Now we have the further G20 communiqué proposing a crackdown on secret shell companies. However, this was not accompanied by a call for share registers to be made public. So how did we get from the narrow G8 and G20 proposals to what we have in the Bill?

Robert Neill: My hon. Friend is making a powerful case and I very much agree with him. Is it not significant that on the back of the G7 discussions these proposals might be extended to the British overseas territories and Crown dependencies, many of which are already well in advance of most other jurisdictions on transparency on an international scale?

Mr Djanogly: That may be the case, but it has not been said in public.

There is a hint in the impact assessment that, amazingly, provides only two alternatives—do nothing and rely on voluntary campaigns, or jump all the way to the Bill provisions and propose company registers, with companies reporting annually to Companies House. But why does the impact assessment not review more focused registration regimes? That will now need to be addressed in the other place.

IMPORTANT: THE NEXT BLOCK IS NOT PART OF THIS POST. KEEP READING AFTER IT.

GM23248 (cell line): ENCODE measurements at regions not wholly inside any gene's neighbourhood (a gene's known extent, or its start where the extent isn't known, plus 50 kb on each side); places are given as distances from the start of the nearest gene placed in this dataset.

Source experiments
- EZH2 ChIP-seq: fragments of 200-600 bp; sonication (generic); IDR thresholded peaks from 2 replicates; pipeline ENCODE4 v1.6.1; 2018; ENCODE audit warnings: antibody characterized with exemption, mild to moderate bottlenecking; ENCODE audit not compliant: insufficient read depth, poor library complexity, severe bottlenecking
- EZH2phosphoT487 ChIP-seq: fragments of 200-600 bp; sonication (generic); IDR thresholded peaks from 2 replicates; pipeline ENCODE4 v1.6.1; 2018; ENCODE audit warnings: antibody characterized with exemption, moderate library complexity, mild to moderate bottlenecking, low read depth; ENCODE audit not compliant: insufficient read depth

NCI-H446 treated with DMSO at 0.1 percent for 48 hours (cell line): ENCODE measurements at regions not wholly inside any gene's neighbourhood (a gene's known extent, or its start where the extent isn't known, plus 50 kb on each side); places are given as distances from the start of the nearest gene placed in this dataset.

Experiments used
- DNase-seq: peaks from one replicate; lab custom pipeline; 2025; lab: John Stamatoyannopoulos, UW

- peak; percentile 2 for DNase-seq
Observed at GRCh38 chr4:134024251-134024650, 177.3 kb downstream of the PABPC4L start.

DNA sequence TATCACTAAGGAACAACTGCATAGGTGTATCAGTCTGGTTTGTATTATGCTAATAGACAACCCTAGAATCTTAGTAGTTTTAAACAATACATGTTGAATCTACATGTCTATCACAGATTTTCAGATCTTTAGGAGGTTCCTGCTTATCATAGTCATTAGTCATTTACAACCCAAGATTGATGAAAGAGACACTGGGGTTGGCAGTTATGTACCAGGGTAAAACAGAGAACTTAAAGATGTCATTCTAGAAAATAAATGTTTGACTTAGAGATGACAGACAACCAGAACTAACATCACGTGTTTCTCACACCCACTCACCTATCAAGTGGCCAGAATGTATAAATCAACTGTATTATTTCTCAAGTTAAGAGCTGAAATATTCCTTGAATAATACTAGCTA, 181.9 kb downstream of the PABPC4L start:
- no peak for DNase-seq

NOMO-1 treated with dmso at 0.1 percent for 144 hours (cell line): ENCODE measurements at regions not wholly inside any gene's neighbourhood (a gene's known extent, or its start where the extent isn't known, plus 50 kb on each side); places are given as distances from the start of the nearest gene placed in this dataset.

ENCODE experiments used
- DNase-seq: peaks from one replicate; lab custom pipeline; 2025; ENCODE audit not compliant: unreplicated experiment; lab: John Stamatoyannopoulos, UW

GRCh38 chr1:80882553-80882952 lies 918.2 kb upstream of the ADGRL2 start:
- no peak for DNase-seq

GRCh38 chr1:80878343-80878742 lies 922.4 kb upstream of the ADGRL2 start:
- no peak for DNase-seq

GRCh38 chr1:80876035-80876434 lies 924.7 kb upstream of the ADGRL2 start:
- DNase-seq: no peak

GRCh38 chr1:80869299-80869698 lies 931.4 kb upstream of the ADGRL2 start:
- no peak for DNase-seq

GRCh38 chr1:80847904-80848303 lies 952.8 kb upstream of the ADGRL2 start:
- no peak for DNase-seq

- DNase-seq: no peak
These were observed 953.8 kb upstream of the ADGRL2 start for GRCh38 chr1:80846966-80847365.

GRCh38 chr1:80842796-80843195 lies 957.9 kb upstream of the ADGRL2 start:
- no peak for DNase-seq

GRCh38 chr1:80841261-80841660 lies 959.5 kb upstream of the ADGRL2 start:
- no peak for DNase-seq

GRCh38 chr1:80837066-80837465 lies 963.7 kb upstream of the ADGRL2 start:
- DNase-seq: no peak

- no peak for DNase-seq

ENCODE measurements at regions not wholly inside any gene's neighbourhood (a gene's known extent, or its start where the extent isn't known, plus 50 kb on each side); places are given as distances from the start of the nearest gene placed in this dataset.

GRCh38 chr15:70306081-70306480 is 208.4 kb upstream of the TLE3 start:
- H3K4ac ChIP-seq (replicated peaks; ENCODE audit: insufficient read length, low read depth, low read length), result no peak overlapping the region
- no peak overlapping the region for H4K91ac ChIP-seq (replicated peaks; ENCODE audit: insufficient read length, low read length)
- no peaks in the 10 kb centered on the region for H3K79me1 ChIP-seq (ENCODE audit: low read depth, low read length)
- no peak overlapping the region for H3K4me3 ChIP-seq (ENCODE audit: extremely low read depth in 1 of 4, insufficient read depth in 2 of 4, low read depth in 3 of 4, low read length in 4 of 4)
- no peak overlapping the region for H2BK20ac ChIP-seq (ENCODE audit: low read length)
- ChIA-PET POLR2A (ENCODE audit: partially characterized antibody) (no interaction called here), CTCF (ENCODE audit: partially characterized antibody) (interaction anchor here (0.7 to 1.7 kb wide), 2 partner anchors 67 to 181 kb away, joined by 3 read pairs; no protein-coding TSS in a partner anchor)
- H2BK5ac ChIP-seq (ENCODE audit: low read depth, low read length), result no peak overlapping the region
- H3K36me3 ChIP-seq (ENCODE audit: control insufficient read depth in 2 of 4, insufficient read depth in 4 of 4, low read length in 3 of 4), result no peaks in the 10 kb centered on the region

This is not an academic issue. In particular, there seems to have been a wholesale disregard for the material impact that these provisions will have on privacy. People can buy assets privately unless the asset is public, such as a listed stock. They may not want other people to know what they own; they may have cultural, security or even religious-based concerns about people knowing that they own part of a company. What evidence do the Government offer in the impact assessment to justify destroying this right of privacy? Very little.

As for the increase in the regulatory burden, the impact assessment talks of implementation costs on companies and ongoing costs. It also says that the costs to people who need to register their interests cannot be ascertained, and those are the same people who may have to take expensive advice.